Masters with Concentration in Actuarial Mathematics
What is an actuary?
Actuaries are business professionals who specialize in risk management and understanding the financial consequences of uncertain events on individuals, companies, and governments. The career requires cross-disciplinary training in mathematics, statistics, economics, finance and other quantitative fields. The following description about an actuary is an excerpt from the Society of Actuaries (SOA), one of the largest professional organizations for actuaries:
Actuaries are business professionals who measure and manage the financial implications of future events—pro and con, certain and uncertain, probable and improbable.
Actuaries measure and manage risk. With a deep understanding of mathematics, actuaries forecast possibilities and develop plans to manage financial risks. Applying a blend of math, statistics and business knowledge, they serve as trusted financial and business advisors. Actuaries inform and make decisions that lead to profits, savings, stability and success.
With actuaries’ help, businesses can grow and provide greater value; leaders can make strategic decisions based on a clear understanding of risks; and people can prepare for the future with greater confidence.
Actuaries work in insurance and everywhere in-between. Actuaries are at work all over the world—anticipating and solving financial, economic and other problems for companies, institutions and societies.
Actuaries are in demand in financially focused businesses including insurance, employee benefits and consulting. The field is expanding to include just about any industry or opportunity where decisions carry financial weight: banking and investments, government, energy, e-commerce and marketing. More and more, leaders want to reinforce their decisions with trusted analysis.
In addition to the SOA, the Casualty Actuarial Society (CAS) is another major actuarial society, focusing on general insurance including property, casualty and similar risk exposures. Both societies provide professional designations: Associate and Fellow of the Society of Actuaries (ASA and FSA) and the Casualty Actuarial Society (ACSA and FCAS), respectively. These designations serve as recognizable credentials to signify that an individual has been properly trained to practice as an actuary.
Why become an actuary?
The career as an actuary has been consistently ranked as one of the best career choices in US by almost all sources. In 2015, according to Business Insider, Actuary was ranked as the #1 job in America in terms of income, outlook, environmental factors, stress, and physical demands, with annual mid-level salary of \$94,209.
Actuaries are in high demand, with an entry salary of \$45,000 - \$55,000 annually. Salary increment is based on one’s experience and actuarial exams passed. Students who have passed one or two actuarial exams can easily get summer internships and job offers after graduation. Upon employment, many companies will generally provide support for employees to pass additional actuarial exams, and necessary study time during the workday.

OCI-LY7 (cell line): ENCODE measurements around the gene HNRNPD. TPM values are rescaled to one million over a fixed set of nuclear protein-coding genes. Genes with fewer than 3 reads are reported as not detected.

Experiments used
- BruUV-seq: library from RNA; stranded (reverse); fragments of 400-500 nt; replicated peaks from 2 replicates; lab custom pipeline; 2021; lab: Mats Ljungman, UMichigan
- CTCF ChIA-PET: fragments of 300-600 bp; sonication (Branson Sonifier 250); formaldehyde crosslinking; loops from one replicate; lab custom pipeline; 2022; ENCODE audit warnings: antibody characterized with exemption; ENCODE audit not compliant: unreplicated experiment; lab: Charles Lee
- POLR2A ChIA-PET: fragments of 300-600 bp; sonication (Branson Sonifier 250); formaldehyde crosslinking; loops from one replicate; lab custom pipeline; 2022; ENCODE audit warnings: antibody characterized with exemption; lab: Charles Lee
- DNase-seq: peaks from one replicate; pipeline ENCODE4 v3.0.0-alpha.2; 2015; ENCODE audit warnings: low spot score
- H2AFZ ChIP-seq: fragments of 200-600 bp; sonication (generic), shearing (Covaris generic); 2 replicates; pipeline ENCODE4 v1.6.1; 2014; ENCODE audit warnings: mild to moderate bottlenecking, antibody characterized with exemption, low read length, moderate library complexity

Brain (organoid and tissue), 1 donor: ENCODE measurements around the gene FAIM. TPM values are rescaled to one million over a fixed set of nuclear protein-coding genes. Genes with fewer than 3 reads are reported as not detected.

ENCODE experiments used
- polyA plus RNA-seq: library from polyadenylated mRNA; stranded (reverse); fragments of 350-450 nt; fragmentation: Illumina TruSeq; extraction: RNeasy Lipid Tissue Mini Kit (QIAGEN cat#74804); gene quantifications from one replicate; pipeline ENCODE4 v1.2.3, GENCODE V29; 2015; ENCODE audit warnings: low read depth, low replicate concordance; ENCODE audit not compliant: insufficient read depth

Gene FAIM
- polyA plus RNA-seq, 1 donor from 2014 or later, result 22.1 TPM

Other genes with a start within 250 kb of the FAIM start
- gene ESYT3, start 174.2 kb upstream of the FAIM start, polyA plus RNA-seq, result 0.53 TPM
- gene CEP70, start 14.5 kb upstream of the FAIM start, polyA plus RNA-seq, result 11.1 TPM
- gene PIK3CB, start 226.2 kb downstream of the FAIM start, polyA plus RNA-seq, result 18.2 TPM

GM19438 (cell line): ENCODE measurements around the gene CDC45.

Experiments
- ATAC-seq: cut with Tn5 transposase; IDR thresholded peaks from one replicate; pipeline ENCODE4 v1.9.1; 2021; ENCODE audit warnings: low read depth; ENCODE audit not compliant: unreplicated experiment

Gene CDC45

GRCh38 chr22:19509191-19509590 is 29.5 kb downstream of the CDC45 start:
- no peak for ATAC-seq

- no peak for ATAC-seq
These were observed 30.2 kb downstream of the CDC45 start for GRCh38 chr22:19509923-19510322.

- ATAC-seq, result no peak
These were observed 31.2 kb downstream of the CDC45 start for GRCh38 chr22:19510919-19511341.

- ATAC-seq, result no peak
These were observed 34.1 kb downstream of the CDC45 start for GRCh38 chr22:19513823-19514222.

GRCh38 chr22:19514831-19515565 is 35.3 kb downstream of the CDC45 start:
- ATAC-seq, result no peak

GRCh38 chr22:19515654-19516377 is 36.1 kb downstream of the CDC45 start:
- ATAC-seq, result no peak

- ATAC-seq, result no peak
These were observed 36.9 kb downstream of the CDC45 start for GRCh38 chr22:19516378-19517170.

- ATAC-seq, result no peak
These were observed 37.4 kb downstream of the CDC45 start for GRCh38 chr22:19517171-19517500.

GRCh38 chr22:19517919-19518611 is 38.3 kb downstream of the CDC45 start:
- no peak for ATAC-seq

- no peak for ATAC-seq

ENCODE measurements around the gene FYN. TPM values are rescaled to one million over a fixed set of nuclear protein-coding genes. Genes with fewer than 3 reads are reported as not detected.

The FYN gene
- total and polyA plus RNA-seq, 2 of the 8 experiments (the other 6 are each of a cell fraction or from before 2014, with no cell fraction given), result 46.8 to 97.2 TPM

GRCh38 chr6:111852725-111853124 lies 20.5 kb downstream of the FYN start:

How do I become an actuary?
To become an actuary, one must pass a series of exams administered by either the SOA or the CAS actuarial societies. The websites www.soa.org, www.csa.org, and www.beanactuary.org contain a wealth of information about the role of an actuary, the actuarial exams, and career opportunities.
The Actuarial Mathematics concentration within the Master’s program in the Department of Mathematics and Statistics at UNCG prepares students to acquire the knowledge to pass the initial actuarial exams and to pursue a career as an actuary. In addition to providing students with a solid foundation in applied probability and statistical models, as well as their applications in the area of actuarial science, we have designated courses that cover the topics and materials for the first few actuarial exams. In particular, we offer actuarial exam preparation seminars to help students pass the initial exams.
Becoming an actuary is an exciting career choice. However, it is a long journey. While one can pass the initial couple of exams quickly and start working, it is expected to take at least 5 to 10 years to pass all of the actuarial exams. Thus becoming an actuary requires hard work and commitment in addition to strong quantitative and analytical skills. But it is a very rewarding career choice!
The Actuarial Math concentration at UNCG requires a minimum of 30 hours including an optional 3-credit project. More details can be found in the Graduate Bulletin.
Expected undergraduate preparation
- Multivariable Calculus and Linear Algebra
- Economics and Finance
Contact usGreg Bell, Director of Graduate Studies
Department of Mathematics and Statistics
144 Petty Building
317 College Avenue
Greensboro, NC 27412